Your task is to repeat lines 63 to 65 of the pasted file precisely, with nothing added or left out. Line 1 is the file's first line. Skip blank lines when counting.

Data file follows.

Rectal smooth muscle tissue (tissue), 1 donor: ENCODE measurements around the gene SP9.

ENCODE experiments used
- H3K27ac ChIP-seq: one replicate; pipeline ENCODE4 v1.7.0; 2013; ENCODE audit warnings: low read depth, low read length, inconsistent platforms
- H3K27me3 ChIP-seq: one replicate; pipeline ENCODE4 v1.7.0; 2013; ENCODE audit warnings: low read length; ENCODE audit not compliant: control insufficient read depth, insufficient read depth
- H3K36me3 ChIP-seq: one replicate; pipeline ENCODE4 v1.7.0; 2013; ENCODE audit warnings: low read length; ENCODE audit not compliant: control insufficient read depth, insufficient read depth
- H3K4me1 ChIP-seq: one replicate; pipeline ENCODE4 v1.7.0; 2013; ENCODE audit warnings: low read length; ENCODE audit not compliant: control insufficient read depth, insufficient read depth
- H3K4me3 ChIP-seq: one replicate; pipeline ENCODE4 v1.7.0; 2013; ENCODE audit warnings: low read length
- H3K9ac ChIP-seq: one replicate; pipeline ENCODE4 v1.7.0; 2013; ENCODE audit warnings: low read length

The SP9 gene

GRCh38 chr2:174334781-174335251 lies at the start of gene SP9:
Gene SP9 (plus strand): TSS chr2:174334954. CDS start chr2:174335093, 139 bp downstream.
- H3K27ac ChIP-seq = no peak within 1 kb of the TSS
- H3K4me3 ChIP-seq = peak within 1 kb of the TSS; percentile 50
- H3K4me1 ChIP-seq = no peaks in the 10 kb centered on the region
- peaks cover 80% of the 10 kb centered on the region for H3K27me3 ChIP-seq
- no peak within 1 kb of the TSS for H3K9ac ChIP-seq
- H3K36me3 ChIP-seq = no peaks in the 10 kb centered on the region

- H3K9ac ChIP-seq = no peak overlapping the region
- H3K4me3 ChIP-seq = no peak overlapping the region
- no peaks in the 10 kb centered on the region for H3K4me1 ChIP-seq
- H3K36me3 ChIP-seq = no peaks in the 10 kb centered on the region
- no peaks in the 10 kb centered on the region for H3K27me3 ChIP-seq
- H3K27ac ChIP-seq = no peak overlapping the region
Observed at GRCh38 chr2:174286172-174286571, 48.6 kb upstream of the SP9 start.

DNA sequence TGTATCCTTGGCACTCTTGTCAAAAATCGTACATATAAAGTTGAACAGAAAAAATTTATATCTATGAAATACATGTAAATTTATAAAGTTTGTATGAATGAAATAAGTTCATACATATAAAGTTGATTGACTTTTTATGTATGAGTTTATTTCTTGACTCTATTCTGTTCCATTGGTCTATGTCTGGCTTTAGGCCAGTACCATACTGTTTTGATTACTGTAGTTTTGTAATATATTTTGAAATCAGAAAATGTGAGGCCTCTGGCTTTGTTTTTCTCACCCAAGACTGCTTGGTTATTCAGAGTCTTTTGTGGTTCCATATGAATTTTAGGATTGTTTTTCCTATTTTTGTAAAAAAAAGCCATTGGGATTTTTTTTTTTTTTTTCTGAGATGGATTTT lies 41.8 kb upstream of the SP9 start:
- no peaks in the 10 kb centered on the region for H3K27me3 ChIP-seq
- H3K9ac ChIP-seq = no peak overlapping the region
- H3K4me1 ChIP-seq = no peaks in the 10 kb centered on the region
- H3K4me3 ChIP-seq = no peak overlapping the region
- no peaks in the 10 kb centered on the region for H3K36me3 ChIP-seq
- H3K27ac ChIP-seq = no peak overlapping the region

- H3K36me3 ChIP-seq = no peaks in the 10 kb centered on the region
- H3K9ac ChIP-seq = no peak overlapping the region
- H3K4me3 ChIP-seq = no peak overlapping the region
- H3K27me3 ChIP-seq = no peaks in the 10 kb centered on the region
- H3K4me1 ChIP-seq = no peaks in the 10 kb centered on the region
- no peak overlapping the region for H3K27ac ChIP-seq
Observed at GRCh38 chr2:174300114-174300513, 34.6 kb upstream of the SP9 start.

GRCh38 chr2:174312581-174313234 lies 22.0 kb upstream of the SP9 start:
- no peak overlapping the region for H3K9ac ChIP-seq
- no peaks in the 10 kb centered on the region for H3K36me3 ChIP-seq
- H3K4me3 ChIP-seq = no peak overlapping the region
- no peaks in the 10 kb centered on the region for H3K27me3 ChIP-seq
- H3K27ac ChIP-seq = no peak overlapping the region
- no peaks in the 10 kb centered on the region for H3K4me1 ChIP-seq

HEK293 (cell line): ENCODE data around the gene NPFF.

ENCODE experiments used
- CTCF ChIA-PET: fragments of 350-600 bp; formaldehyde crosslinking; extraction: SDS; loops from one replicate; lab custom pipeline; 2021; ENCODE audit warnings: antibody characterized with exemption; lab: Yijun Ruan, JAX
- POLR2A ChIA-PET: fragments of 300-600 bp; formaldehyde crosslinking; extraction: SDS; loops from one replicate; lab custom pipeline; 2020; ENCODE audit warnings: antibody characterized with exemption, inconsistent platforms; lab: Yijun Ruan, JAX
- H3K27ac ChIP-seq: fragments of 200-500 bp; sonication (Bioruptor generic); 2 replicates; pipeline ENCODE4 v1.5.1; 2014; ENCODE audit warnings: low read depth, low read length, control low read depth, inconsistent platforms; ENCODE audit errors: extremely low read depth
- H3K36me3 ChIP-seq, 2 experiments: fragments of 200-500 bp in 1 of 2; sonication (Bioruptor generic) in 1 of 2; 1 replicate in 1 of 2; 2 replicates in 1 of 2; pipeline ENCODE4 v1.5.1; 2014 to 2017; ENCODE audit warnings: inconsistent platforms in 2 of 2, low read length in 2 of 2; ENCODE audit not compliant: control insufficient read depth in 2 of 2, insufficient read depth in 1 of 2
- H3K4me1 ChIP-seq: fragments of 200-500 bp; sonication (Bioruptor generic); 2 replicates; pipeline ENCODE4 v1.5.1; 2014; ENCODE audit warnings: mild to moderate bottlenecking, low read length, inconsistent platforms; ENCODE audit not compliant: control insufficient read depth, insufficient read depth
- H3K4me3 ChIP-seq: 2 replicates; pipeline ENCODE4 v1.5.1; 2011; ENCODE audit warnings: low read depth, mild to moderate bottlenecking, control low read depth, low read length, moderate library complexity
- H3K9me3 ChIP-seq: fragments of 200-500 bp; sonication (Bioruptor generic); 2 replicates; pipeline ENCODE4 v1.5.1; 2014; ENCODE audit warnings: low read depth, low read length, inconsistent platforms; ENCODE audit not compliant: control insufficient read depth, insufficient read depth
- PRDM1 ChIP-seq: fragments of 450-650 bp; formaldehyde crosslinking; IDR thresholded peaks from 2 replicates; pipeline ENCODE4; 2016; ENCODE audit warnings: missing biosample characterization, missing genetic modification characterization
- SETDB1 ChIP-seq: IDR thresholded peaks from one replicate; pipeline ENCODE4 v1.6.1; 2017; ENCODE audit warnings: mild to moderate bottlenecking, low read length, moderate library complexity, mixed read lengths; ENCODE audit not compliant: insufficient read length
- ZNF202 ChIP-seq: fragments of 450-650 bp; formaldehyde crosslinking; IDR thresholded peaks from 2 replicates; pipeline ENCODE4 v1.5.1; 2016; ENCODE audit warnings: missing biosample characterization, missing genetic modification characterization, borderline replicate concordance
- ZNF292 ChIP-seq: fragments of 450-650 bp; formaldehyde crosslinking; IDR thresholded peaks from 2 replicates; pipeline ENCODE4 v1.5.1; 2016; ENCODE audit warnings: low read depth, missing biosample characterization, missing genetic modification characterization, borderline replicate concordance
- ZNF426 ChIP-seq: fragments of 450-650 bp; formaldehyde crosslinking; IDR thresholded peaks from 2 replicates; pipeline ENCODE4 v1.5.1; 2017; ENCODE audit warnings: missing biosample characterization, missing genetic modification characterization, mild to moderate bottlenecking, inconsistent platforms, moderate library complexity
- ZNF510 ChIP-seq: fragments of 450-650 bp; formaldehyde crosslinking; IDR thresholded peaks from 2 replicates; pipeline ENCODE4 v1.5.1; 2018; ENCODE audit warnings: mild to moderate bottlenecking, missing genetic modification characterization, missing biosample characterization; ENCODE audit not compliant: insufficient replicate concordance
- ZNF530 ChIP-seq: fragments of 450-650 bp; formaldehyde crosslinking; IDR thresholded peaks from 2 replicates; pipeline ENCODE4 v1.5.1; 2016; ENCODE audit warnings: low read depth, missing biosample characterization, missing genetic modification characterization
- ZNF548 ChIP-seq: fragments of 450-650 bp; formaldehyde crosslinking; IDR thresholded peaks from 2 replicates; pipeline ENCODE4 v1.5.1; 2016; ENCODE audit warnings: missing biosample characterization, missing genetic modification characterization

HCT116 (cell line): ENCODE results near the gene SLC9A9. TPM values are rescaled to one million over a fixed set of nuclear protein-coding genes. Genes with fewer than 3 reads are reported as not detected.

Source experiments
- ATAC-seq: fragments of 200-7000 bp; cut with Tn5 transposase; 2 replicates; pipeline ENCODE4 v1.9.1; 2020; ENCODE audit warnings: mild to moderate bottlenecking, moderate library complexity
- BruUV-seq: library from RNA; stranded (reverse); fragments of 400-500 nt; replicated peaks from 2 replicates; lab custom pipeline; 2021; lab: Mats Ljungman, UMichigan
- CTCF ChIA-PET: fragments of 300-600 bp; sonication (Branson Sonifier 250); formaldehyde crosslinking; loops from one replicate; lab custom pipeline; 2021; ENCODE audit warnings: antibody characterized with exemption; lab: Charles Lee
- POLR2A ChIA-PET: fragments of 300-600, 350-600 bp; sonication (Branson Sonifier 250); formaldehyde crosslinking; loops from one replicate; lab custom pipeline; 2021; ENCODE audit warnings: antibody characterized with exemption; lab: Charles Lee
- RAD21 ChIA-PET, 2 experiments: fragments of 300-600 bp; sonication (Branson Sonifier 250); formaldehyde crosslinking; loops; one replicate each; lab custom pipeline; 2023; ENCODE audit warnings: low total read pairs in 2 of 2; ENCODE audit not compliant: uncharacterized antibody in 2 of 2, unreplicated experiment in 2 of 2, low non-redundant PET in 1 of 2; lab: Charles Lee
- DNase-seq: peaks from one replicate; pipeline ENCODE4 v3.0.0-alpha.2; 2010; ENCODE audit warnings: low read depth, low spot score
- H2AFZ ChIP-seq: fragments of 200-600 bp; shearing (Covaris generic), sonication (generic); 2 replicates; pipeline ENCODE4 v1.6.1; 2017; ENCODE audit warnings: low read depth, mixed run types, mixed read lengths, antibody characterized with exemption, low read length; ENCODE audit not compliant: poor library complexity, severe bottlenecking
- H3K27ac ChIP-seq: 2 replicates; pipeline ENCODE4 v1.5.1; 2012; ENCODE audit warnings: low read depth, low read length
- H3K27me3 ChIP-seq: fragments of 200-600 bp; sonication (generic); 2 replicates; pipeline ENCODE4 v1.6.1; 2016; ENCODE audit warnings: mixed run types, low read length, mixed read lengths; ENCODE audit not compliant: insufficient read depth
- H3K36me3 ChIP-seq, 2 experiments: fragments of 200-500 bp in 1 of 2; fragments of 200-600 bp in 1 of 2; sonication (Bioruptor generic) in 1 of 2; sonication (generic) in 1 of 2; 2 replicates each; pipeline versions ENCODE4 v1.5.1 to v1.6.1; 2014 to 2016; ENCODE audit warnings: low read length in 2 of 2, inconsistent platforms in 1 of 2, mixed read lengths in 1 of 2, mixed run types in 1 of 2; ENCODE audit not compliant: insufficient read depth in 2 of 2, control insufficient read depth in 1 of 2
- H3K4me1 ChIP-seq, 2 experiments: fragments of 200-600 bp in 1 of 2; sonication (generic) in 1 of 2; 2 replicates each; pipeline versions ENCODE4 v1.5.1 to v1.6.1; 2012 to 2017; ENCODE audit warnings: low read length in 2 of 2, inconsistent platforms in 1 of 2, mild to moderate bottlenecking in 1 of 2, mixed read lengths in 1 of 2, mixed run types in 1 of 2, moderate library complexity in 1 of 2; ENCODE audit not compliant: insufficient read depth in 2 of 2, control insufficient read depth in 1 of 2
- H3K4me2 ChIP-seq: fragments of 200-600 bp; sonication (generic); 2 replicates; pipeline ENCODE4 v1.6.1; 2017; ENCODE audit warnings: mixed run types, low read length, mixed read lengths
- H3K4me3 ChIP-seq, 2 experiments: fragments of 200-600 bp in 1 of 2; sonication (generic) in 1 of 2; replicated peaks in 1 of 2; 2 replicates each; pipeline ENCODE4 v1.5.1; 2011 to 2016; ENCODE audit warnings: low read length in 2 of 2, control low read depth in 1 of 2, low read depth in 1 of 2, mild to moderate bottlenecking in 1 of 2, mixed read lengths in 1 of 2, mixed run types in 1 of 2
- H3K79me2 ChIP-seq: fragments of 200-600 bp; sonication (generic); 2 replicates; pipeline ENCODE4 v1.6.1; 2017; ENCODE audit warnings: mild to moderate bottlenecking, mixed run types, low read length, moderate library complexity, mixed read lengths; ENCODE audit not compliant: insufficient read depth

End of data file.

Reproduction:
HCT116 (cell line): ENCODE results near the gene SLC9A9. TPM values are rescaled to one million over a fixed set of nuclear protein-coding genes. Genes with fewer than 3 reads are reported as not detected.

Source experiments
- ATAC-seq: fragments of 200-7000 bp; cut with Tn5 transposase; 2 replicates; pipeline ENCODE4 v1.9.1; 2020; ENCODE audit warnings: mild to moderate bottlenecking, moderate library complexity